Kroenke, who didn’t buy land in Inglewood to sit on it, probably anticipated this, while having talks with Spanos and Davis about partnering up in The Wood. He claims to have a privately financed stadium there. Spanos & Davis claim to have a privately financed stadium in Carson. Let’s be clear, though, TWO privately financed stadia in LA don’t work. Even with a market the size of LA, that’s too many suites to sell, too many sponsorship commitments. Two stadia would compete with each other for Super Bowls, NCAA playoff games and any number of other big events, effectively cutting into each other’s profitability and feasibility. If we want to term this a race to LA, there are at most two teams that can win and one stadium plan that can win.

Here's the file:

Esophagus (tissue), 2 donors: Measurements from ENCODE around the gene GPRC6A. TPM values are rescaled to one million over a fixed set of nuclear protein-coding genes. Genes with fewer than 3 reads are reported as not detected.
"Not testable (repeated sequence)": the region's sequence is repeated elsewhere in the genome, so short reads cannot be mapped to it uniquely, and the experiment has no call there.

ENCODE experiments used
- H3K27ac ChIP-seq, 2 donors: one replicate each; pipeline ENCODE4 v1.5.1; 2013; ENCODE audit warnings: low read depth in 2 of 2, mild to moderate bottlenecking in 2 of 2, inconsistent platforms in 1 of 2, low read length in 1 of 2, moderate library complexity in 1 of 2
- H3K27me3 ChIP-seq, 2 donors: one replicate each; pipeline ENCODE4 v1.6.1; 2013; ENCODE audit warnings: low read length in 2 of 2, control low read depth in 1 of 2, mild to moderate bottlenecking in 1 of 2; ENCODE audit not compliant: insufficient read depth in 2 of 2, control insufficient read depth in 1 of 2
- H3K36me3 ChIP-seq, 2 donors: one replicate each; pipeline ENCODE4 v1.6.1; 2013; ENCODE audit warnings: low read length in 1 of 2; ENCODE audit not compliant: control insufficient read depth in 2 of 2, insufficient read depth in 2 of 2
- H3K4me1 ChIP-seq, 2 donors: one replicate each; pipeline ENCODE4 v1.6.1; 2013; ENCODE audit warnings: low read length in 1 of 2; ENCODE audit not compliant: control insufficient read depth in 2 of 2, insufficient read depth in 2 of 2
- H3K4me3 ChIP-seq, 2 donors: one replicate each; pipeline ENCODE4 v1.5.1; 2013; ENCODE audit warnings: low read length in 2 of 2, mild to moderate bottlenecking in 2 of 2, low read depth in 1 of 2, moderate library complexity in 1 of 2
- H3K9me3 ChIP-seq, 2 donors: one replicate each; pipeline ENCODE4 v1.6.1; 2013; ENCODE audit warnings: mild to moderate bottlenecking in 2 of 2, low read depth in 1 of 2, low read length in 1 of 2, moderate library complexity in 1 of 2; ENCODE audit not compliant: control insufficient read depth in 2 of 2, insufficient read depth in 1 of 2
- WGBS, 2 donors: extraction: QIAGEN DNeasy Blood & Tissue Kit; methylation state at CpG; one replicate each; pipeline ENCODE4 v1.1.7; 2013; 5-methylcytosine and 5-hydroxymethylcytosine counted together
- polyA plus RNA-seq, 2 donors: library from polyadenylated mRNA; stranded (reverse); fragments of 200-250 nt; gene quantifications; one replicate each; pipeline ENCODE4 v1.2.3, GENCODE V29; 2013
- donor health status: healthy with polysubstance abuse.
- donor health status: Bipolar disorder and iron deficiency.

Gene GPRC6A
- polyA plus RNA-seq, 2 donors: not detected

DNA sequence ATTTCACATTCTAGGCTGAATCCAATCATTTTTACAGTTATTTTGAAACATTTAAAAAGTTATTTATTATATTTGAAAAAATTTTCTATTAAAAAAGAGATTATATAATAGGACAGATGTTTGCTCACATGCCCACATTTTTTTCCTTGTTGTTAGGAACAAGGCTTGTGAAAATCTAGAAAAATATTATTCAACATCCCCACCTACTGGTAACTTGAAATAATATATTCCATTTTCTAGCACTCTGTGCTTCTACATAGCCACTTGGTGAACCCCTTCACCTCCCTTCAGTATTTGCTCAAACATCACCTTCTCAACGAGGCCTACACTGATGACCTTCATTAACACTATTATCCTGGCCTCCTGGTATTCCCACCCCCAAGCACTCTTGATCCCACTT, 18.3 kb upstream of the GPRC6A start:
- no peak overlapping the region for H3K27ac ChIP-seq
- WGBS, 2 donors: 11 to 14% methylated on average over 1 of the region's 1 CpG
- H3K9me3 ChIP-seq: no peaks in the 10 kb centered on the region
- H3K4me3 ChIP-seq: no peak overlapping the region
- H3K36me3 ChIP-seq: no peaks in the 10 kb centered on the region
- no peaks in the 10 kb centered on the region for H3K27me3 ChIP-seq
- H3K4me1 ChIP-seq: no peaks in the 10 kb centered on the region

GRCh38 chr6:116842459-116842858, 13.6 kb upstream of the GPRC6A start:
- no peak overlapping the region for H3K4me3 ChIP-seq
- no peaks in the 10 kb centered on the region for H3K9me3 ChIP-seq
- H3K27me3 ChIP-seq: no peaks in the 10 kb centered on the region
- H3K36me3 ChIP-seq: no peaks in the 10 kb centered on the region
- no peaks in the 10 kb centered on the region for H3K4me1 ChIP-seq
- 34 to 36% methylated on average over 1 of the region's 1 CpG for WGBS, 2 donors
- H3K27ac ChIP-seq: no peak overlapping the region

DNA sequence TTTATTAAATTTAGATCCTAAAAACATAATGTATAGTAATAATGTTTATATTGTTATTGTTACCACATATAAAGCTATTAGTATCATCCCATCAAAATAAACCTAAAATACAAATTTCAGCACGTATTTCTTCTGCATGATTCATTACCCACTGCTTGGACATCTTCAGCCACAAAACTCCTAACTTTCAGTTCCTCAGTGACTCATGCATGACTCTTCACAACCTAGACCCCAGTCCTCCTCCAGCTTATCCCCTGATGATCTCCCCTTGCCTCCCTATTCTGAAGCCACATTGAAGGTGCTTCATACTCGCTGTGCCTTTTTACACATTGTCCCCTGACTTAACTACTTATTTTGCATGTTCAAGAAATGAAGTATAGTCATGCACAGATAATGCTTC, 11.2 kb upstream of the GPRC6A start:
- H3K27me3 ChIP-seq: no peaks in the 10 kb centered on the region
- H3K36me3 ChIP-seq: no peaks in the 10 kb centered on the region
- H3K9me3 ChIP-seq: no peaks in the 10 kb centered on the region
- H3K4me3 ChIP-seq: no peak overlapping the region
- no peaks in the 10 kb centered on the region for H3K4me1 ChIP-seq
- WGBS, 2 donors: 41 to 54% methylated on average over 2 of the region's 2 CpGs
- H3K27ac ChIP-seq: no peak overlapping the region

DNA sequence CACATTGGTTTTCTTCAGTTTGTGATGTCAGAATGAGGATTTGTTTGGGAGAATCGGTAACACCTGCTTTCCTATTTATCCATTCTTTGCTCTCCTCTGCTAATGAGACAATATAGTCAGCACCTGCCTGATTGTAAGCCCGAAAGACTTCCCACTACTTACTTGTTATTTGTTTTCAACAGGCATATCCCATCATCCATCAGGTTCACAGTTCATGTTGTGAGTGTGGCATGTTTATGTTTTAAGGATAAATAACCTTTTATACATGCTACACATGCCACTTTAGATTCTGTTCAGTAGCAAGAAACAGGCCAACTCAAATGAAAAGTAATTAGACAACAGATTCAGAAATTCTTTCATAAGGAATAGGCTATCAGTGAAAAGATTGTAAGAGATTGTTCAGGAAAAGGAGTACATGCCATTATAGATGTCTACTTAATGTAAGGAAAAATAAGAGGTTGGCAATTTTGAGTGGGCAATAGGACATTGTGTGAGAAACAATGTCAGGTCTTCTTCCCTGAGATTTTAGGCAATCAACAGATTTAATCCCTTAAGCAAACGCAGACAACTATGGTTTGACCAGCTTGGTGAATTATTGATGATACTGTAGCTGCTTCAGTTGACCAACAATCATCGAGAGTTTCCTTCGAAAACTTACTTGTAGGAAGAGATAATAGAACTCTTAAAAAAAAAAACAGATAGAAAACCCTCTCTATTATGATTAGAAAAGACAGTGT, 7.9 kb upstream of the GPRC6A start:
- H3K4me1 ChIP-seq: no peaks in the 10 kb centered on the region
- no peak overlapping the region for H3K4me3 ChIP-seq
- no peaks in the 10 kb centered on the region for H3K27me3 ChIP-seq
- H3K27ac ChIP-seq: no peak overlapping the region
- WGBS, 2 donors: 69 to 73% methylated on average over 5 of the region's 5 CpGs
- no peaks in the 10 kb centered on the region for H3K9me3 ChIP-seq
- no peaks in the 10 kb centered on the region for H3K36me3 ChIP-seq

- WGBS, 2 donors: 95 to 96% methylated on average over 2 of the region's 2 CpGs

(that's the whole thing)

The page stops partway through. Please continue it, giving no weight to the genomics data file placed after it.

That’s the hedge part, or so we’re being led to believe. The leverage play from Spanos and Davis is that they’re still working on plans in their hometowns. Spanos has allowed team lawyer Mark Fabiani to be the bulldog, quickly getting into a war of words with San Diego Mayor Kevin Faulconer. Davis, who appeared to say the right things only a month ago when he said he wanted to pursue his own stadium plan, is now running back to Floyd Kephart and Coliseum City. If Davis wasn’t on board with CC before, what’s going to change now to make him sign on, besides being backed into a corner? Having LA as an option is a hedge against that very possibility. If you look at what’s been happening in both cities, there isn’t much progress. Neither city wants to to provide any public funding. Both cities’ greatest asset is land, which isn’t nearly as good as money. The Chargers are being aggressive, whereas the Raiders are waffling.